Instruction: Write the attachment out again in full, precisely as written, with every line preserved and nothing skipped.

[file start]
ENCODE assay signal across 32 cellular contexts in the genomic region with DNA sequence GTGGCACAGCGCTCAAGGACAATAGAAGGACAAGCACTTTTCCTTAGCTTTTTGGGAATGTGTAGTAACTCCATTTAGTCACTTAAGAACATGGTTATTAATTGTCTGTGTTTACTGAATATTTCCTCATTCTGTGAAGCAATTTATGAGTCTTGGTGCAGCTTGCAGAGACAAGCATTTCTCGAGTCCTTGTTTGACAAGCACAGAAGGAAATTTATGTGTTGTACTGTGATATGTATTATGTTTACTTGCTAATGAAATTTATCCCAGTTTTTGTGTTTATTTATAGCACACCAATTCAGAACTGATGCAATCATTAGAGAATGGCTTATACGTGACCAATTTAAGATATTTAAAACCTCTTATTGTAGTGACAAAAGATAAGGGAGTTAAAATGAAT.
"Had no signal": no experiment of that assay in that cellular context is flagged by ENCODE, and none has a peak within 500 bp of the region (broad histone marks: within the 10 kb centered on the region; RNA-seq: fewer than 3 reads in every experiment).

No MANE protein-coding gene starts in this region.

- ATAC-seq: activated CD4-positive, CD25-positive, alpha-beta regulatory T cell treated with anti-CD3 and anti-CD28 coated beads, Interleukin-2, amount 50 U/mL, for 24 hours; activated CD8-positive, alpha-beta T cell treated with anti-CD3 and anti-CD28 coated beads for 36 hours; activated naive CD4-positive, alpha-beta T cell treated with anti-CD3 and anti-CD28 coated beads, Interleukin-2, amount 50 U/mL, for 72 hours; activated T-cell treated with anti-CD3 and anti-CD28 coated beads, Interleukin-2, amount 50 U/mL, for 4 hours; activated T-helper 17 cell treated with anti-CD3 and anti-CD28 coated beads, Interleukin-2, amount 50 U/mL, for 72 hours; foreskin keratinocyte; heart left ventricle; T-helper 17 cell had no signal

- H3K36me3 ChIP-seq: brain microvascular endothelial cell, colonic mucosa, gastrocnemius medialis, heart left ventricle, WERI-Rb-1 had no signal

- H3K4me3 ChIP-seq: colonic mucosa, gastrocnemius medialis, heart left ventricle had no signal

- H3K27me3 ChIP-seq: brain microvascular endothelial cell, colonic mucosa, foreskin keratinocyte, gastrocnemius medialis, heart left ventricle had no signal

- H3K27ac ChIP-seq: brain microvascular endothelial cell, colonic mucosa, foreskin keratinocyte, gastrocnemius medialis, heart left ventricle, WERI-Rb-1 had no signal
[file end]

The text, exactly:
ENCODE assay signal across 32 cellular contexts in the genomic region with DNA sequence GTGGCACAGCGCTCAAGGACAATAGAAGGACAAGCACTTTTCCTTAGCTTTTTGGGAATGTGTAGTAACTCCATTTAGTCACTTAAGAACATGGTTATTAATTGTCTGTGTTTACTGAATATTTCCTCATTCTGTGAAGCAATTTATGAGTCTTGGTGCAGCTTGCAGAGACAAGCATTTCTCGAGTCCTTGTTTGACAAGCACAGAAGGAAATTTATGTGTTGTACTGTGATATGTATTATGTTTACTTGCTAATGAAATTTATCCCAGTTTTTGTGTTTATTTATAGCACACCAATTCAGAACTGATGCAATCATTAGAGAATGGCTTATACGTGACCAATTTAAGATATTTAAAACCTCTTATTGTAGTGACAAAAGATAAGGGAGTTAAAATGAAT.
"Had no signal": no experiment of that assay in that cellular context is flagged by ENCODE, and none has a peak within 500 bp of the region (broad histone marks: within the 10 kb centered on the region; RNA-seq: fewer than 3 reads in every experiment).

No MANE protein-coding gene starts in this region.

- ATAC-seq: activated CD4-positive, CD25-positive, alpha-beta regulatory T cell treated with anti-CD3 and anti-CD28 coated beads, Interleukin-2, amount 50 U/mL, for 24 hours; activated CD8-positive, alpha-beta T cell treated with anti-CD3 and anti-CD28 coated beads for 36 hours; activated naive CD4-positive, alpha-beta T cell treated with anti-CD3 and anti-CD28 coated beads, Interleukin-2, amount 50 U/mL, for 72 hours; activated T-cell treated with anti-CD3 and anti-CD28 coated beads, Interleukin-2, amount 50 U/mL, for 4 hours; activated T-helper 17 cell treated with anti-CD3 and anti-CD28 coated beads, Interleukin-2, amount 50 U/mL, for 72 hours; foreskin keratinocyte; heart left ventricle; T-helper 17 cell had no signal

- H3K36me3 ChIP-seq: brain microvascular endothelial cell, colonic mucosa, gastrocnemius medialis, heart left ventricle, WERI-Rb-1 had no signal

- H3K4me3 ChIP-seq: colonic mucosa, gastrocnemius medialis, heart left ventricle had no signal

- H3K27me3 ChIP-seq: brain microvascular endothelial cell, colonic mucosa, foreskin keratinocyte, gastrocnemius medialis, heart left ventricle had no signal

- H3K27ac ChIP-seq: brain microvascular endothelial cell, colonic mucosa, foreskin keratinocyte, gastrocnemius medialis, heart left ventricle, WERI-Rb-1 had no signal